All of the Think Out Loud patterns tend to have a similar effect. For example, I often find that I discover all sorts of new insights and ways to express ideas after I submit a paper for publication. One way to trick yourself into thinking of these ideas ahead of time is to show your drafts to people. I’m generally reluctant to do this — as are many others I know — because I’m self-conscious of my writing. However, the payoff always makes it worth it.    (D1)

The software analog of this is Commit Early And Often. Checking in code not only allows others to review your work, it often frees your mind into solving previously unresolved issues.    (D2)

When I’m having trouble thinking through a problem, discussing it with other people often helps. In fact, I often figure out the solution myself right after explaining the problem. Sometimes, just formulating the problem in my head prior to explaining it leads to the solution. Nevertheless, I find it vital to have the person physically present.    (D3)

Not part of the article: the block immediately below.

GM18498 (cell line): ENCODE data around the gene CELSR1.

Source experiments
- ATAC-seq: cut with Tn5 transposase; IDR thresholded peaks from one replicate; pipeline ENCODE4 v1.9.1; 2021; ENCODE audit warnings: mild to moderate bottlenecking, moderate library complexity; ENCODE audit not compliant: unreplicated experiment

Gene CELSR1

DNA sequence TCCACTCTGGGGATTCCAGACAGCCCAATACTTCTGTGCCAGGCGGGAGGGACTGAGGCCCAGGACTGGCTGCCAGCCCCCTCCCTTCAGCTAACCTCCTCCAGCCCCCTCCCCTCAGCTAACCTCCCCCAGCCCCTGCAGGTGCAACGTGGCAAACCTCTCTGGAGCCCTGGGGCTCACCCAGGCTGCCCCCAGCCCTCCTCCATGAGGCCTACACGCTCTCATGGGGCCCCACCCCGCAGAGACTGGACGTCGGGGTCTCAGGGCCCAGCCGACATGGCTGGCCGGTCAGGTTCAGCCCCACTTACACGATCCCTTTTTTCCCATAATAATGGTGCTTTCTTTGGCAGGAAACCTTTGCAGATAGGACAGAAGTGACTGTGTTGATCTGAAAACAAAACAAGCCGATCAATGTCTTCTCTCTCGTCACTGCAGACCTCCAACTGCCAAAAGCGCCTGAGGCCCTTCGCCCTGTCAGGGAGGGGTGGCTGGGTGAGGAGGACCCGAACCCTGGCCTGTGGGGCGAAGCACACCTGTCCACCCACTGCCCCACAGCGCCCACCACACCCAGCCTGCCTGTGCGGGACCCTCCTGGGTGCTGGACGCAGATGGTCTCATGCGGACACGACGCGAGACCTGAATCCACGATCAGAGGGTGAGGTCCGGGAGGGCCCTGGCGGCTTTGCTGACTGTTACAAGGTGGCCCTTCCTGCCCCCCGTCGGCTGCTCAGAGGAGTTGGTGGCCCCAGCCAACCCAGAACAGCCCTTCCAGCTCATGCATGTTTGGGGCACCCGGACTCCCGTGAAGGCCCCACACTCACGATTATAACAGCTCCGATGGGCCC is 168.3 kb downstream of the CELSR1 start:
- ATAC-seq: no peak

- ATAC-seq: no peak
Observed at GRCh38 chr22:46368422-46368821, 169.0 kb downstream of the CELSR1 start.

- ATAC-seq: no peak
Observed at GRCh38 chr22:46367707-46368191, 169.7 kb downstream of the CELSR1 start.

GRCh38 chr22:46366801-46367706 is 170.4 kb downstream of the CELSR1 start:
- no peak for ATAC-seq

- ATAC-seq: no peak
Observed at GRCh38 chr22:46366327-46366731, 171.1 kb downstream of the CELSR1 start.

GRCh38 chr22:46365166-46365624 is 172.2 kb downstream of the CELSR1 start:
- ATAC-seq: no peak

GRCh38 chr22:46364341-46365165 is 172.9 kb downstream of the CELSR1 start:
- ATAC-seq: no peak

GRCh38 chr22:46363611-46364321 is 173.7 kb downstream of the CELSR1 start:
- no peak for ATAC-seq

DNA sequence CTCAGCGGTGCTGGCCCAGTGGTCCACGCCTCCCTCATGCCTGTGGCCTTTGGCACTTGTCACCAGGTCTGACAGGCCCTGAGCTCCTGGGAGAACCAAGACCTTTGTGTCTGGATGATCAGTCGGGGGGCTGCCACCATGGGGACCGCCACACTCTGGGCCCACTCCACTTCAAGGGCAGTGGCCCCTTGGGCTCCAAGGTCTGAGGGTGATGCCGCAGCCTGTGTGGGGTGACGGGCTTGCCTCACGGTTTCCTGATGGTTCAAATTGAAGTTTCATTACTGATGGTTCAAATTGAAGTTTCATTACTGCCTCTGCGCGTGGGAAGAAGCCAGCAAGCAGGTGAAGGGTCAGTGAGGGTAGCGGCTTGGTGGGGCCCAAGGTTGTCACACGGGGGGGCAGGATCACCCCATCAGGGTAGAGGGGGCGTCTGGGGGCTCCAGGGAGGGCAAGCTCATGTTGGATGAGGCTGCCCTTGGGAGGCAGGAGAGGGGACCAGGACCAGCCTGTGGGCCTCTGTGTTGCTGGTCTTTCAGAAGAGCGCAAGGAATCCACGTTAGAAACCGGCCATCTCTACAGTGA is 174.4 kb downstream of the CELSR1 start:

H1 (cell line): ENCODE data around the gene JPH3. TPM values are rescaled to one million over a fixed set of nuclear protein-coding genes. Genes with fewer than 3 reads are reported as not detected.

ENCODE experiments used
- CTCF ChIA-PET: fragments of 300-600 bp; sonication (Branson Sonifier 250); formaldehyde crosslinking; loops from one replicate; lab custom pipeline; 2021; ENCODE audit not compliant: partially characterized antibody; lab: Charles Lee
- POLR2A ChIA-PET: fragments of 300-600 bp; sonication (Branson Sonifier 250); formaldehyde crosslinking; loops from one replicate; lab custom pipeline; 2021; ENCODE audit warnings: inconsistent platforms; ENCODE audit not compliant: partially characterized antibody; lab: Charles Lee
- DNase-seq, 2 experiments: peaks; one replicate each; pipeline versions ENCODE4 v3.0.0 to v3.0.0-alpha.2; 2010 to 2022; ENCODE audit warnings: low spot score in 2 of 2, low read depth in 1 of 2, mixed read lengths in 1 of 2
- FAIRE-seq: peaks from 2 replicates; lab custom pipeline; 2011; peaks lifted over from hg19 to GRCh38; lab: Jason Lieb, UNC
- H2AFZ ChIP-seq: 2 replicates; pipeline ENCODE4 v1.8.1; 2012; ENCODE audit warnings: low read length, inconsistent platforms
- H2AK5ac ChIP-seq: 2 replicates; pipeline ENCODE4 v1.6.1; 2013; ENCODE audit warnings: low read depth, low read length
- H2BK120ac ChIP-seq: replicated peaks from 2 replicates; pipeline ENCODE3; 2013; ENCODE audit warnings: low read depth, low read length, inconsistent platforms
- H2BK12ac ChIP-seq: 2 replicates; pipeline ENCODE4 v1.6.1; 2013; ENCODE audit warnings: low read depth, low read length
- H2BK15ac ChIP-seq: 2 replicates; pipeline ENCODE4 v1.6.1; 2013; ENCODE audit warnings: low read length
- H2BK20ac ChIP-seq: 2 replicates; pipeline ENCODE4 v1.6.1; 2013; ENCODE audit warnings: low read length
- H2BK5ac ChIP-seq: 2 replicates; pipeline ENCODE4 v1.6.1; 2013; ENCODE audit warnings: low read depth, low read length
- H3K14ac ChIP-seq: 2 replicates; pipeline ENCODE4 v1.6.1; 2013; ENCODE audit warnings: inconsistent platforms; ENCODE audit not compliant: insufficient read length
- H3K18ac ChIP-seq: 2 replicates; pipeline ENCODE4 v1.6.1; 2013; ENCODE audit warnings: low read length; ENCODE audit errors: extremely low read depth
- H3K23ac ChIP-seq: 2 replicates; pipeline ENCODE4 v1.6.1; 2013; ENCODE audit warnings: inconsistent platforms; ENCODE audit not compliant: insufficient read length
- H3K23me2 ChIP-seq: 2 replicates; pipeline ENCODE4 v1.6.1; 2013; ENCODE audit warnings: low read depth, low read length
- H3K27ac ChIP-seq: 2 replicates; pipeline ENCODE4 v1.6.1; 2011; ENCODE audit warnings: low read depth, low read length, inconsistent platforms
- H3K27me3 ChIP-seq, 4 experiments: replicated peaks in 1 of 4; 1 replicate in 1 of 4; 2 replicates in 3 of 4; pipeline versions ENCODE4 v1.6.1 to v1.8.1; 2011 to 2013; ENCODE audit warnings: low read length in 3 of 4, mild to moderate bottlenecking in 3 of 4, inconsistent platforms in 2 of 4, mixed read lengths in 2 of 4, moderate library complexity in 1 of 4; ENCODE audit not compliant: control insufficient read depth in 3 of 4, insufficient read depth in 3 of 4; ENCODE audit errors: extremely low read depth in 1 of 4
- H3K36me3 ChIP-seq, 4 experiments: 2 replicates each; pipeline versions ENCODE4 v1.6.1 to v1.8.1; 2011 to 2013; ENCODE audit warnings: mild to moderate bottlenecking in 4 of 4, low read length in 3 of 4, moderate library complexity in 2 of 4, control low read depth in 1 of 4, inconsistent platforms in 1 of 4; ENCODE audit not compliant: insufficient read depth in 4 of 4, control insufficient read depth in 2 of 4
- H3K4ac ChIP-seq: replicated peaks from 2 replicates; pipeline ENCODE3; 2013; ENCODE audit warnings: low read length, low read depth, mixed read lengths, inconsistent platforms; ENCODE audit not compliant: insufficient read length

Pattern Ramblings    (D4)

In this particular case, we recognized the force before coming up with the pattern (although I still haven’t managed to describe the force usefully). I think of the difference between patterns and forces as analogous to the difference between patterns of language and the rules of language. Infants (and perhaps most adults) learn languages by recognizing and repeating patterns. We know nothing about syntax and semantic rules until we are taught them, at least not consciously. Nevertheless, while knowing the rules are not necessary for learning the language, they are valuable for understanding and evolving the language.    (D5)

Furthermore, we are good at recognizing patterns, but we’re not necessarily cognizant of them, and hence, are often not good at synthesizing them. Writing a good pattern is hard; recognizing a good pattern is much easier.    (D6)

We don’t necessarily have to be cognizant of patterns in order to apply them. However, it certainly helps. Comedians, for example, are applying patterns of humor. Most of these comedians are probably aware of these patterns, although they probably weren’t when they were merely funny people. People who aren’t natural comedians can learn to crack jokes once they are aware of these patterns.    (D7)